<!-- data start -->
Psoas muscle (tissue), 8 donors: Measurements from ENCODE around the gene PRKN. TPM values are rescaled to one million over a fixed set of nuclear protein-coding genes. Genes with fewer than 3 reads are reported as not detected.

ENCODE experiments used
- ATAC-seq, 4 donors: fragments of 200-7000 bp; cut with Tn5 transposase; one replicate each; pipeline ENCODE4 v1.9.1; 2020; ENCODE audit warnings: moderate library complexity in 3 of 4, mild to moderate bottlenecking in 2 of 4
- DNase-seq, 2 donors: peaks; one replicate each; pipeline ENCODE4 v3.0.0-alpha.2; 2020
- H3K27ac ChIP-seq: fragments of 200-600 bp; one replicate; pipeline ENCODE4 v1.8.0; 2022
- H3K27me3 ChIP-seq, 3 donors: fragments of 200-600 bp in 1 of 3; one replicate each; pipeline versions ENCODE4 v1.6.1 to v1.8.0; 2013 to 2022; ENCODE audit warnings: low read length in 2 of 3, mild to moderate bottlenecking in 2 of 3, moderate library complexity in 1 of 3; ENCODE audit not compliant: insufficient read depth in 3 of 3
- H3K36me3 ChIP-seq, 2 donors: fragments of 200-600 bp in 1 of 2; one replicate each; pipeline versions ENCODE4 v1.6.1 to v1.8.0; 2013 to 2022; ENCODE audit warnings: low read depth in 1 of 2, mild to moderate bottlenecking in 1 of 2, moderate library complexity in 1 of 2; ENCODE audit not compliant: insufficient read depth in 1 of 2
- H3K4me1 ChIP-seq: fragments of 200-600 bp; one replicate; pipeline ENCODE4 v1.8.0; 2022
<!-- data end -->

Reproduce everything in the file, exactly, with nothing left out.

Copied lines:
Psoas muscle (tissue), 8 donors: Measurements from ENCODE around the gene PRKN. TPM values are rescaled to one million over a fixed set of nuclear protein-coding genes. Genes with fewer than 3 reads are reported as not detected.

ENCODE experiments used
- ATAC-seq, 4 donors: fragments of 200-7000 bp; cut with Tn5 transposase; one replicate each; pipeline ENCODE4 v1.9.1; 2020; ENCODE audit warnings: moderate library complexity in 3 of 4, mild to moderate bottlenecking in 2 of 4
- DNase-seq, 2 donors: peaks; one replicate each; pipeline ENCODE4 v3.0.0-alpha.2; 2020
- H3K27ac ChIP-seq: fragments of 200-600 bp; one replicate; pipeline ENCODE4 v1.8.0; 2022
- H3K27me3 ChIP-seq, 3 donors: fragments of 200-600 bp in 1 of 3; one replicate each; pipeline versions ENCODE4 v1.6.1 to v1.8.0; 2013 to 2022; ENCODE audit warnings: low read length in 2 of 3, mild to moderate bottlenecking in 2 of 3, moderate library complexity in 1 of 3; ENCODE audit not compliant: insufficient read depth in 3 of 3
- H3K36me3 ChIP-seq, 2 donors: fragments of 200-600 bp in 1 of 2; one replicate each; pipeline versions ENCODE4 v1.6.1 to v1.8.0; 2013 to 2022; ENCODE audit warnings: low read depth in 1 of 2, mild to moderate bottlenecking in 1 of 2, moderate library complexity in 1 of 2; ENCODE audit not compliant: insufficient read depth in 1 of 2
- H3K4me1 ChIP-seq: fragments of 200-600 bp; one replicate; pipeline ENCODE4 v1.8.0; 2022